Children's Monitor Online
A Public Policy Update from the Child Welfare League of America

   
   
Vol. 23, Issue 35: 12/13/2010   
Headlines

House Passes One-Year Continuing Resolution

TANF Extension Finally Clears Congress

CAPTA Passes the House, Returns to the Senate

New Chairmanships Set for 112th Congress

Key Upcoming Dates for Congress



House Passes One-Year Continuing Resolution

On Wednesday the House passed a continuing resolution (CR) to keep the government funded through the end of fiscal year 2011. The CR provides flat funding levels for most discretionary government programs and services and cuts nearly $46 billion from President Barack Obama's proposed budget. Some important programs did receive funding increases to meet the growing needs of the populations that they serve, including Head Start, the Child Care and Development Block Grant (CCDBG), food stamps, and the Women, Infants, and Children (WIC) program. In addition, the CR included a $5 million increase for adoption incentive payments to States.

The measure is currently pending in the Senate, and Senate Appropriations Chairman Daniel Inouye (D-HI) is planning to amend it by adding approximately $18 billion in funding, most of it for security and foreign affairs programs. If Inouye's amendment passes, the bill will be referred back to the House. If the Inouye amendment fails, the Senate will try to send the House-passed version of the CR to President Obama for his signature. The Senate could also try to attach an emerging deal on extending the expiring 2001 and 2003 tax cuts, which once again would mean the package would then go back to the House for consideration. The government is currently operating under the previous continuing resolution which keeps agencies funded through December 18, which gives Congress less than a week to pass a final package.

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TANF Extension Finally Clears Congress

Also on Wednesday, the President signed into law H.R. 4783, the Claims Resolution Act of 2010. While the primary purpose of this bill was to settle claims made by African American farmers and Native Americans against the federal government, it also included a provision extending the authorization for block grants to states under the Temporary Assistance for Needy Families (TANF) program through September 30, 2011, as well as a six-month extension of TANF supplemental grants through June 30, 2011. Unfortunately the TANF Emergency Fund, which expired back in September, was not restored. Prior to passage, TANF had been operating under a short-term extension that was set to expire on December 3. While the extension will temporarily help vulnerable children and families avoid a lapse in services, Congress still needs to complete a comprehensive reauthorization of the program.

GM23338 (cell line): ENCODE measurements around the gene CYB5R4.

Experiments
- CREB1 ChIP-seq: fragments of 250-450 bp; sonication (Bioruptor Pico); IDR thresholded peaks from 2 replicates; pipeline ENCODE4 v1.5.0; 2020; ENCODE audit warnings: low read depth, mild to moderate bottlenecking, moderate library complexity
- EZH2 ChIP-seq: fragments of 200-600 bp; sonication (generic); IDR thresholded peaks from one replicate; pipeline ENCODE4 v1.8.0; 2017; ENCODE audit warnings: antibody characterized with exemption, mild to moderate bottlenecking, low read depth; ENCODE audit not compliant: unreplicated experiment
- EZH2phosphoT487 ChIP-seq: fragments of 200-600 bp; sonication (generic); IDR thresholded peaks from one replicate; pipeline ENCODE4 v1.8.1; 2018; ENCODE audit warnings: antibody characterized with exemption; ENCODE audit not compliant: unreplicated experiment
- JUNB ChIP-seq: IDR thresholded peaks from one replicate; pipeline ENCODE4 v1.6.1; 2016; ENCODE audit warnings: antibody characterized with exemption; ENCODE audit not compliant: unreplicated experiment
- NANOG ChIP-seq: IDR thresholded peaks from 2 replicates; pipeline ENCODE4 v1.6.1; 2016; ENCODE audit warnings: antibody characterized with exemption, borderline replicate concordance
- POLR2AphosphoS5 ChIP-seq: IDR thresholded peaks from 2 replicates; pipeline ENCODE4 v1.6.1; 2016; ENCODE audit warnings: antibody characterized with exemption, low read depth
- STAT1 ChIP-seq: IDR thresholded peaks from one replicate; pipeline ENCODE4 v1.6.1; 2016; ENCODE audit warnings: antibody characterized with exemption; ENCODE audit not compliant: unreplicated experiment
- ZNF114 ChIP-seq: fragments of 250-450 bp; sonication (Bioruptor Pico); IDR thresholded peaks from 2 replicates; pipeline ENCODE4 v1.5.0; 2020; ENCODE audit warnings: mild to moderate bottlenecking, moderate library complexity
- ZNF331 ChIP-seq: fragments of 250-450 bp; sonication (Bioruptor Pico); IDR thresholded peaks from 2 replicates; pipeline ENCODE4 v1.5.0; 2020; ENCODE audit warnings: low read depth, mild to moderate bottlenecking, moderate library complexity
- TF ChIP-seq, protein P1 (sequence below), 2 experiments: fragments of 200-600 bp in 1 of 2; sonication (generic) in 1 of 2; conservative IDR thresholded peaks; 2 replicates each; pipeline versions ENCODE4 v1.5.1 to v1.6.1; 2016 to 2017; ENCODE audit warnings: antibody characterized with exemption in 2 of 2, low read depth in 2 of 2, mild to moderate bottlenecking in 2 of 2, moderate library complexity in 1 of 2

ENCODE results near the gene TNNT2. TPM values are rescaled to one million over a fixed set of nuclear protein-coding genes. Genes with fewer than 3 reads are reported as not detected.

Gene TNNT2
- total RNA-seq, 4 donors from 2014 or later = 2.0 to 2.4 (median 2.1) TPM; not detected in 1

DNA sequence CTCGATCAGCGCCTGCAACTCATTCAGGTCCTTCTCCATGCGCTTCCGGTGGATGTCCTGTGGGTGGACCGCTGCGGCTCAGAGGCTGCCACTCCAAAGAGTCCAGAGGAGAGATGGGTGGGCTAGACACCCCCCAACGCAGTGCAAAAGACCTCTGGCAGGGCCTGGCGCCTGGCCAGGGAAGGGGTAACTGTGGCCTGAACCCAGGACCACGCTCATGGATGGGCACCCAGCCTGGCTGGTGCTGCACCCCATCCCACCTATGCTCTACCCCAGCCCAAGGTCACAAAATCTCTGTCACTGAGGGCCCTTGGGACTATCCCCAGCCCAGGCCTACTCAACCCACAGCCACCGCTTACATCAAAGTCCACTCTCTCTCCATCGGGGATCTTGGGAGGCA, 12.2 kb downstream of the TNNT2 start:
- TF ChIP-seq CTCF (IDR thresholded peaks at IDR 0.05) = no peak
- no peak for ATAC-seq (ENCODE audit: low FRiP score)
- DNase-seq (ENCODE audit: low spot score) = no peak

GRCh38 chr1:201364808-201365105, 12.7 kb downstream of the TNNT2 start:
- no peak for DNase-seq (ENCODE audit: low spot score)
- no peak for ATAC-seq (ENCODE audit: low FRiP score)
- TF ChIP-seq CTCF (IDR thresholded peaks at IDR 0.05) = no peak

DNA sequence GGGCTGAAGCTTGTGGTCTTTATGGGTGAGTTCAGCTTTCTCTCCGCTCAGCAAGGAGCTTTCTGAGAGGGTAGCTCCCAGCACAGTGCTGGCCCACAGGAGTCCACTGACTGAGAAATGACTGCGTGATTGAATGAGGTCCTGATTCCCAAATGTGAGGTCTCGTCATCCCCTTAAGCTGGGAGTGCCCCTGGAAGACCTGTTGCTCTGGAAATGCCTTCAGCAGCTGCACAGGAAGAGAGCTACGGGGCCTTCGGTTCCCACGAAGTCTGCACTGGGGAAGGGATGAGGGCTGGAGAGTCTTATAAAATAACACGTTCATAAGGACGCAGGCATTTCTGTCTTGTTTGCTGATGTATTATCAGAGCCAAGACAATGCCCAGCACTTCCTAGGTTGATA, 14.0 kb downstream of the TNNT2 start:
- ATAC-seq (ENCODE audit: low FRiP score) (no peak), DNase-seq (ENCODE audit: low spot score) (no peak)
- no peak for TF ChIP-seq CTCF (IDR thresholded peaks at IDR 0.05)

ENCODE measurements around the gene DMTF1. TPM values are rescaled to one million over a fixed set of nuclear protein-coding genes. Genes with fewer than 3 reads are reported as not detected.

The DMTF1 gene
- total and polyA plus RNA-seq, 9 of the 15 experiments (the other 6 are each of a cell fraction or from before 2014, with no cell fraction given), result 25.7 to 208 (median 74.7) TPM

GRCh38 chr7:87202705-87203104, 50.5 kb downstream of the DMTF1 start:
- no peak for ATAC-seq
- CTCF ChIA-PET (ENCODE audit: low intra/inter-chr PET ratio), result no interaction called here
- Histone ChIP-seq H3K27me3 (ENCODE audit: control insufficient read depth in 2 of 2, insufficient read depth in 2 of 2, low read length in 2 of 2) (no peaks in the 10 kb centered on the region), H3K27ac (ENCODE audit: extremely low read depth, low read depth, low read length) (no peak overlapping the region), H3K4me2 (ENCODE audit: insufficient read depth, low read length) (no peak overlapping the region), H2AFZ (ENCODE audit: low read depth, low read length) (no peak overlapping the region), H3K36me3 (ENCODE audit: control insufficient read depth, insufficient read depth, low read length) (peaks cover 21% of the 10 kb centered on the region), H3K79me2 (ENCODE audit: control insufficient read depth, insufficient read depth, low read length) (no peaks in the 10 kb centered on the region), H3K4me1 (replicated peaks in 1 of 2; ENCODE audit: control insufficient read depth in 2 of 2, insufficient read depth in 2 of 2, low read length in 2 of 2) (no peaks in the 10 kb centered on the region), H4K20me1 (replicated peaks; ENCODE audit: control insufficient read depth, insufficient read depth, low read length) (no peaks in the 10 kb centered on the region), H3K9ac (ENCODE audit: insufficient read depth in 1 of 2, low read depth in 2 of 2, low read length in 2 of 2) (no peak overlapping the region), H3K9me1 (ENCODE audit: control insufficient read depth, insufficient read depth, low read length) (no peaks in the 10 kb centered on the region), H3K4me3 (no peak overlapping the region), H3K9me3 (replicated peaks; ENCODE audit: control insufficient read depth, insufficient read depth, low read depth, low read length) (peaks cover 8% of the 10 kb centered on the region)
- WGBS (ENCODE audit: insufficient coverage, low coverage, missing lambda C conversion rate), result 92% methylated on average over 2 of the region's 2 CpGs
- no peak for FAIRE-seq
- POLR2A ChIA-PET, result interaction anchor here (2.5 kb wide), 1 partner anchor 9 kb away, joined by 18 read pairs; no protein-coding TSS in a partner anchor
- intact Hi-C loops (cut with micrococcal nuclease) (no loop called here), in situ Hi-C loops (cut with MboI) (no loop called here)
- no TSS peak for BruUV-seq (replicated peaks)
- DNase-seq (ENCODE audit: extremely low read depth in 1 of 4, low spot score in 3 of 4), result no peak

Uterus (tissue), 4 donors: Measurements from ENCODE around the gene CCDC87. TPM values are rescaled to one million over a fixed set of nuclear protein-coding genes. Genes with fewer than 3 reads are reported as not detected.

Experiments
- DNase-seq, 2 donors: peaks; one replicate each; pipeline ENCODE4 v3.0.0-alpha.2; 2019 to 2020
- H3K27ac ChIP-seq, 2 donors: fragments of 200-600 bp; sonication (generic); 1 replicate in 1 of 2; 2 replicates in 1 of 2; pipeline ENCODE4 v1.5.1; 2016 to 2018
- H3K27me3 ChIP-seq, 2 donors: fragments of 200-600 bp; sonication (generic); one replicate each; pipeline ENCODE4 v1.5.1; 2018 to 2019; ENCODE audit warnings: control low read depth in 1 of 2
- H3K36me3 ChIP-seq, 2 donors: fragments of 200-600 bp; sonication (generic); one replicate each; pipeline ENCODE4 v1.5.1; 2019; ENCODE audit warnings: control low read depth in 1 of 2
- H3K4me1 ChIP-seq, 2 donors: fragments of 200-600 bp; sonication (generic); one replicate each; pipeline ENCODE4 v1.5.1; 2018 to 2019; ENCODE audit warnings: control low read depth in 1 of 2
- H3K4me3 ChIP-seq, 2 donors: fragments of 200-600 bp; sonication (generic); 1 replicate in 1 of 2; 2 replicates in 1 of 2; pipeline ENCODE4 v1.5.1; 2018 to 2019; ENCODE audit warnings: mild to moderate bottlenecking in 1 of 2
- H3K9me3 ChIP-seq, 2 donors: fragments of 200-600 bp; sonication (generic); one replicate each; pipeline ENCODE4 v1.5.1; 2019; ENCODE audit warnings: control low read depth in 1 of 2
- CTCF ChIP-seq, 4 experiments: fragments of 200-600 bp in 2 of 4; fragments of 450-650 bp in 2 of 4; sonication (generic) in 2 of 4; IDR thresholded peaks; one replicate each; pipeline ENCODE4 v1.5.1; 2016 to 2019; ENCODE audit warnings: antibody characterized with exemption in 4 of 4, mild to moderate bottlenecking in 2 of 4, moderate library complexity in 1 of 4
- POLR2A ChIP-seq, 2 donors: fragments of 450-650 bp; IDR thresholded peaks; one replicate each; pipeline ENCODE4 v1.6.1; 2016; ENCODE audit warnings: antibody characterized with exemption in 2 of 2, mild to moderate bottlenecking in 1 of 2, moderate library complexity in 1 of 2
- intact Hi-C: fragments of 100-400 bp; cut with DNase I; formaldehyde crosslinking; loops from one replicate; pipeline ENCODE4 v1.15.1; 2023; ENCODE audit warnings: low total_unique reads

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CAPTA Passes the House, Returns to the Senate

The Child Abuse Prevention and Treatment Act (CAPTA) Reauthorization Act of 2010 (S. 3817) passed the House unanimously by a voice vote on Wednesday. A few changes added to the bill will require it be returned to the Senate for final passage. The changes include clarification that cross-jurisdictional information sharing of maltreatment reports is required for entities that have a right to know. There is also codification of a requirement for states to have mandatory reporter categories. In addition, a Health and Human Services study was added to the bill that would look at prosecution immunity laws across the country to determine how they complement or conflict with professional assistance to good faith abuse and neglect reports. Finally, a requirement is added to the National Incidence Study to collect data on reports that are screened out because of cross-jurisdictional complications.